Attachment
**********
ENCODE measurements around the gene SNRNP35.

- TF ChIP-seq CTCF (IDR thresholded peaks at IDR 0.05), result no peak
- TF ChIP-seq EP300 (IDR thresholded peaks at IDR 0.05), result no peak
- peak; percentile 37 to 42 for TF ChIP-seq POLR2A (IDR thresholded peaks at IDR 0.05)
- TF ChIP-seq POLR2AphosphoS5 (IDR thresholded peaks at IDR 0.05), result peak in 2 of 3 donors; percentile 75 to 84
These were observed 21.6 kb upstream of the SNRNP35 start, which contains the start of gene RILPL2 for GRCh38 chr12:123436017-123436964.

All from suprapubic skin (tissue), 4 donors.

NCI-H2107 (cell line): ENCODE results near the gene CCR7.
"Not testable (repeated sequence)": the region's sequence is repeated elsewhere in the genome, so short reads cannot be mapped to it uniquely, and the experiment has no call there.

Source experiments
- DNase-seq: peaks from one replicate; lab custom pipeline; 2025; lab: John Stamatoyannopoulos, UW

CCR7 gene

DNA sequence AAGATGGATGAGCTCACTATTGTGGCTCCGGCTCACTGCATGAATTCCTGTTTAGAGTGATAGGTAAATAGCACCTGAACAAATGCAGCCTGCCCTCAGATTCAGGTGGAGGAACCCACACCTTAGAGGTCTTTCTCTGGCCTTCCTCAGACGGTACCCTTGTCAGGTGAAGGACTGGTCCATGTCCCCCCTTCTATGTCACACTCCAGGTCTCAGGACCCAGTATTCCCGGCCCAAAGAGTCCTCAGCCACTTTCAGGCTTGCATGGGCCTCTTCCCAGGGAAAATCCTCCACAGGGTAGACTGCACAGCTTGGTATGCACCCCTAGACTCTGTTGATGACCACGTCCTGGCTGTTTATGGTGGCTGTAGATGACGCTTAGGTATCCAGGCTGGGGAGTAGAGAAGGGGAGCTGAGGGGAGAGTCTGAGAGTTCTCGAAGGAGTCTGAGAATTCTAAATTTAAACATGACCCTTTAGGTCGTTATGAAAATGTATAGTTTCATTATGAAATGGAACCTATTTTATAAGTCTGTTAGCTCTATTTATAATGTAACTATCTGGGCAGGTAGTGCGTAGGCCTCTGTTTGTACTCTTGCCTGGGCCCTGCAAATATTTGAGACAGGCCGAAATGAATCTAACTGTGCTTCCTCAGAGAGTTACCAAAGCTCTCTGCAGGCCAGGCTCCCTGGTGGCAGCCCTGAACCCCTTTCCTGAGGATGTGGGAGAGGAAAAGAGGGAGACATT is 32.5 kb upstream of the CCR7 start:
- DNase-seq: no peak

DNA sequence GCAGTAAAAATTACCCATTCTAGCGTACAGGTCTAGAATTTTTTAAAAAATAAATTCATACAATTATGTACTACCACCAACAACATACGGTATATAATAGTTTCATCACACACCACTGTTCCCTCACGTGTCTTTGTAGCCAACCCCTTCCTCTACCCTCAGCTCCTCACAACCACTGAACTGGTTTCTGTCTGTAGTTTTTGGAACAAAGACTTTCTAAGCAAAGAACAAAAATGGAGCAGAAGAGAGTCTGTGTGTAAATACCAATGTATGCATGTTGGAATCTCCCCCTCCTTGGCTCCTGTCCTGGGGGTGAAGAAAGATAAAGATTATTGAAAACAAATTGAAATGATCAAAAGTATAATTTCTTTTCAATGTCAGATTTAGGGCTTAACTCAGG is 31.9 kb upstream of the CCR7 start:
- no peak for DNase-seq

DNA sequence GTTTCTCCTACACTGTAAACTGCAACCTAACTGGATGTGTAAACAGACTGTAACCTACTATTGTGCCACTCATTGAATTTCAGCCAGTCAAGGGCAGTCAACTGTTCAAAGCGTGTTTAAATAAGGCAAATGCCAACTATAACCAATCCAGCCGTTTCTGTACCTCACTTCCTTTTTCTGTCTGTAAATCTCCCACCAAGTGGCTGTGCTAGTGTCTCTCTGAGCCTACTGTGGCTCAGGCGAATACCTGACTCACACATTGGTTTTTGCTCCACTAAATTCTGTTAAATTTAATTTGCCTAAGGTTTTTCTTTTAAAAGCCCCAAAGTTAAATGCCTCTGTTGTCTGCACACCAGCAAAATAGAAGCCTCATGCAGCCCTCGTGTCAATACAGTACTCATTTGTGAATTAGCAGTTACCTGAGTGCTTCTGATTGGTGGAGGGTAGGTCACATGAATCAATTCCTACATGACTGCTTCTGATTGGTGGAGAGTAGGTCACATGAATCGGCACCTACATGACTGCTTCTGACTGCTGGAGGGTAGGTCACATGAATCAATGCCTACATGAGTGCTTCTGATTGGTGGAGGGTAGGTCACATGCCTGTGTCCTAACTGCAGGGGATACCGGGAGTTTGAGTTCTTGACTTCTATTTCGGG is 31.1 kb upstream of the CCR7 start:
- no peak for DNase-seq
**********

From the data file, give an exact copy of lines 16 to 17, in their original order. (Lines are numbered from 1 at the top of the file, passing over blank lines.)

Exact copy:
- no peak for DNase-seq

DNA sequence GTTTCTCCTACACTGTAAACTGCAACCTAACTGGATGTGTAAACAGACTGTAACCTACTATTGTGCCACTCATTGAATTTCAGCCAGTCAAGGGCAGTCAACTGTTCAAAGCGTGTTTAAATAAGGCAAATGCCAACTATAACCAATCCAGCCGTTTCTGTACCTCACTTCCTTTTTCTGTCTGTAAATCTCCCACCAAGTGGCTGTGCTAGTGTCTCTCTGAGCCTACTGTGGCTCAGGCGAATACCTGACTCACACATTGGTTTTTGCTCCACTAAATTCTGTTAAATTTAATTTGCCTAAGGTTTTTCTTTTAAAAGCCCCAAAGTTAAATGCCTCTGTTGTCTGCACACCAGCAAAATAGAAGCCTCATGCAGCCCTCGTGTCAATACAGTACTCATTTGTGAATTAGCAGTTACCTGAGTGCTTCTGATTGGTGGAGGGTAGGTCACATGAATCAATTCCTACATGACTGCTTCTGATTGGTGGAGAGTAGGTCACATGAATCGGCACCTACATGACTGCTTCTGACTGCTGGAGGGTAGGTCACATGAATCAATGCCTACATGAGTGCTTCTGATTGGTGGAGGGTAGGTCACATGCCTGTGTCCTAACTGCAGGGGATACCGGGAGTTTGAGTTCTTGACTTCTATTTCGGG is 31.1 kb upstream of the CCR7 start: